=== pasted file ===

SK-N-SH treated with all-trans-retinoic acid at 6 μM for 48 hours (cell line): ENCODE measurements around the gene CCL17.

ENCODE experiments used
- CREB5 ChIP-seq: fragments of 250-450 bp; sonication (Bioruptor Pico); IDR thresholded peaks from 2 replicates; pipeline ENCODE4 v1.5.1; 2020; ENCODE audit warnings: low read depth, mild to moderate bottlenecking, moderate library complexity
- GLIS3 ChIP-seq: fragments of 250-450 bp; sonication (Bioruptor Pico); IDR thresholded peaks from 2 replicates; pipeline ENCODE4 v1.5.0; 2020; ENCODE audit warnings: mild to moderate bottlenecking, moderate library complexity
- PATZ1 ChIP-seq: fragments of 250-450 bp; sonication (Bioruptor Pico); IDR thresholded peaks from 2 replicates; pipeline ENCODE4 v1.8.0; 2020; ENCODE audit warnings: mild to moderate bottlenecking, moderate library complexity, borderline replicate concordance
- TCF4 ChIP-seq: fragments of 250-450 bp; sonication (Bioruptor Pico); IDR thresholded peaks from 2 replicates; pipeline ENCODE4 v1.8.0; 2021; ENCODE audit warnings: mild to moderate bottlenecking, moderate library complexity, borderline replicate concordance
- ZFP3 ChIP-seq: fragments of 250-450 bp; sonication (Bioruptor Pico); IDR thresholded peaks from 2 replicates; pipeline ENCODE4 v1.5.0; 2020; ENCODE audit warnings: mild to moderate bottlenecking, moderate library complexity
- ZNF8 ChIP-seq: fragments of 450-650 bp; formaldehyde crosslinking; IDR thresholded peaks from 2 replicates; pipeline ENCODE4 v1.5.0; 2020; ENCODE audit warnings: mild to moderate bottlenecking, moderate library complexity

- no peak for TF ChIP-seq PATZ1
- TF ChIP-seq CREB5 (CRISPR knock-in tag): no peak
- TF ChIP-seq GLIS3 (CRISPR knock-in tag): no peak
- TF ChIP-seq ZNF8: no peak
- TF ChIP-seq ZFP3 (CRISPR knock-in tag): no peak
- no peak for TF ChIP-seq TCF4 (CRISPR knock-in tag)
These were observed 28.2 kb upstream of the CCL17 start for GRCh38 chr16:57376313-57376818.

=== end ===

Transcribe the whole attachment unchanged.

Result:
SK-N-SH treated with all-trans-retinoic acid at 6 μM for 48 hours (cell line): ENCODE measurements around the gene CCL17.

ENCODE experiments used
- CREB5 ChIP-seq: fragments of 250-450 bp; sonication (Bioruptor Pico); IDR thresholded peaks from 2 replicates; pipeline ENCODE4 v1.5.1; 2020; ENCODE audit warnings: low read depth, mild to moderate bottlenecking, moderate library complexity
- GLIS3 ChIP-seq: fragments of 250-450 bp; sonication (Bioruptor Pico); IDR thresholded peaks from 2 replicates; pipeline ENCODE4 v1.5.0; 2020; ENCODE audit warnings: mild to moderate bottlenecking, moderate library complexity
- PATZ1 ChIP-seq: fragments of 250-450 bp; sonication (Bioruptor Pico); IDR thresholded peaks from 2 replicates; pipeline ENCODE4 v1.8.0; 2020; ENCODE audit warnings: mild to moderate bottlenecking, moderate library complexity, borderline replicate concordance
- TCF4 ChIP-seq: fragments of 250-450 bp; sonication (Bioruptor Pico); IDR thresholded peaks from 2 replicates; pipeline ENCODE4 v1.8.0; 2021; ENCODE audit warnings: mild to moderate bottlenecking, moderate library complexity, borderline replicate concordance
- ZFP3 ChIP-seq: fragments of 250-450 bp; sonication (Bioruptor Pico); IDR thresholded peaks from 2 replicates; pipeline ENCODE4 v1.5.0; 2020; ENCODE audit warnings: mild to moderate bottlenecking, moderate library complexity
- ZNF8 ChIP-seq: fragments of 450-650 bp; formaldehyde crosslinking; IDR thresholded peaks from 2 replicates; pipeline ENCODE4 v1.5.0; 2020; ENCODE audit warnings: mild to moderate bottlenecking, moderate library complexity

- no peak for TF ChIP-seq PATZ1
- TF ChIP-seq CREB5 (CRISPR knock-in tag): no peak
- TF ChIP-seq GLIS3 (CRISPR knock-in tag): no peak
- TF ChIP-seq ZNF8: no peak
- TF ChIP-seq ZFP3 (CRISPR knock-in tag): no peak
- no peak for TF ChIP-seq TCF4 (CRISPR knock-in tag)
These were observed 28.2 kb upstream of the CCL17 start for GRCh38 chr16:57376313-57376818.